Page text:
Jean Claude
Design Drafting Artisan

There is so much know-how involved in creating luxury jewelry! At Chopard, every piece of jewelry is an accomplishment born of emotion, intuition, desire, and little by little, one operation after another, as artistic men and women, like Jean-Claude, transform this idea into a jewel of unique beauty. Before a model can come to life, it must be transferred from thought to matter, from an idea to its two-dimensional expression. Jean-Claude exercises his craft in the design drafting workshop. There is always a creation in progress at Chopard, a wonder in the making, with several stories being told simultaneously. The only requirement is that these stories must be filled with emotion!

A piece of luxury jewelry is first born in the mind of Chopard Co-President, Caroline Scheufele who takes sole responsibility for dreaming up a collection, a jewelry set, a one-of-a-kind model, a special order. The whole process begins with a drawing, the first graphic representation of a masterpiece to come. Like an architect's plan, this serves as a reference document for all the craftsmen who work on it. Once approved, the drawing is inked and then coloured and everything is enhanced with gouache painting to give it more light. The artist who created the drawing also does the gouache painting and follows-up on the project all the way through subsequent ateliers. Depending on what the draftsperson wishes to express, on where he wants to place the emphasis, several techniques may sometimes be used in the same drawing. A felt pen will not convey the same message as a crayon and the shade will be more strongly defined, while watercolour will add a certain sense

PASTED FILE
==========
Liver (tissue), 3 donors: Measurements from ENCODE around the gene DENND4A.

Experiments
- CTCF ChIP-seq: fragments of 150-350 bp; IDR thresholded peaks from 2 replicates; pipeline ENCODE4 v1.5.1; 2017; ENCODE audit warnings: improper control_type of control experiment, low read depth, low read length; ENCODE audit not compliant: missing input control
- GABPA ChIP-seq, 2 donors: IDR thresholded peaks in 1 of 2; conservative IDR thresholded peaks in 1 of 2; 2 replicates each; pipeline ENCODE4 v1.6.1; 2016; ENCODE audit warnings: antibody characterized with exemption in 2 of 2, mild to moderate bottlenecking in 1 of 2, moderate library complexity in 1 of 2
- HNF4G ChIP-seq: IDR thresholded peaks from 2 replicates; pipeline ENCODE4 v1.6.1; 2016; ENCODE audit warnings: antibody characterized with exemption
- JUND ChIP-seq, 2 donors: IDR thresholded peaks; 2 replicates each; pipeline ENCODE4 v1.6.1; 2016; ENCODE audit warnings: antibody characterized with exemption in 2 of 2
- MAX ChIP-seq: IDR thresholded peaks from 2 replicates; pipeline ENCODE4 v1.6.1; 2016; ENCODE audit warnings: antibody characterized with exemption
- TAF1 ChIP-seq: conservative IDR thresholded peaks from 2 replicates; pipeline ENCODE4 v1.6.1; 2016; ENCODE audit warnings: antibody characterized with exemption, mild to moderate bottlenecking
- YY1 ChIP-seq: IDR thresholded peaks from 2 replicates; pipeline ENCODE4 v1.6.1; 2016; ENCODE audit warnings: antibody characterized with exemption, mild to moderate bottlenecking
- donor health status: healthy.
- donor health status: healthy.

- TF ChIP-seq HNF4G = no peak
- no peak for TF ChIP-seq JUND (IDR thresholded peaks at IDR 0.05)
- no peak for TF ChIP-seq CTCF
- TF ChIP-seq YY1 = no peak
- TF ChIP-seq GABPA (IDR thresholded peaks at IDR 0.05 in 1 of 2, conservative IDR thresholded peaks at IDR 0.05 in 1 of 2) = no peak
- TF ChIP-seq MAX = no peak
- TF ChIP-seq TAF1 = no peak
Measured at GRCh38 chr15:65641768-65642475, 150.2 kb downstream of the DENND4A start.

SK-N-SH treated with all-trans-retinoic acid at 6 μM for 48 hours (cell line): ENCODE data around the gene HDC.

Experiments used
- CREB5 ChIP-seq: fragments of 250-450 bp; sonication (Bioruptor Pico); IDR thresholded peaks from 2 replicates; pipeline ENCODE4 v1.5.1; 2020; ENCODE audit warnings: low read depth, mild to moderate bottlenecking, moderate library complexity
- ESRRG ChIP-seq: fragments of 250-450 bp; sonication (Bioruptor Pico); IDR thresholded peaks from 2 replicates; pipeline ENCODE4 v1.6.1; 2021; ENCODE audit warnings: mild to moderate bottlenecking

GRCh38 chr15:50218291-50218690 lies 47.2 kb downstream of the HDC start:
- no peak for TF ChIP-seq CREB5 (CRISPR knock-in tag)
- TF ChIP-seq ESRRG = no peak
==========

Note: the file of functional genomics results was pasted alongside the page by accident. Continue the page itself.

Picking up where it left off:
of transparency. A piece of luxury jewelry is always represented on a 1:1 scale and it is assumed that the light comes from the left, at a 45-degree angle. It is the rendering of light that gives the illusion of the third dimension. The shading is first done using a black pencil before washing. Applying the alternating areas of shade and light creates the illusion of volume, while colouring provides indications regarding the materials used – the colour of gold, the nature of the precious stones, their size, etc. Lined up on one of the workshop walls, large tan leather-bound works contain the original gouache paintings of previous collections, including several volumes dedicated to the Maison’s 150th anniversary luxury jewelry collection. Like portraits of a jewel, these treasured miniature paintings are carefully preserved and protected from the light.

"I submit my ideas and sketches to Jean-Claude and the other Design drafting Artisans, often entering their offices bearing precious stones with which I have fallen in love, but it is up to them to figure out the best way to pay tribute to these exquisite precious gems."
Caroline Scheufele, Chopard Co-President

Jean Claude, Design drafting Artisan

The most precious and difficult technique to master is gouache painting

Artisan of emotions
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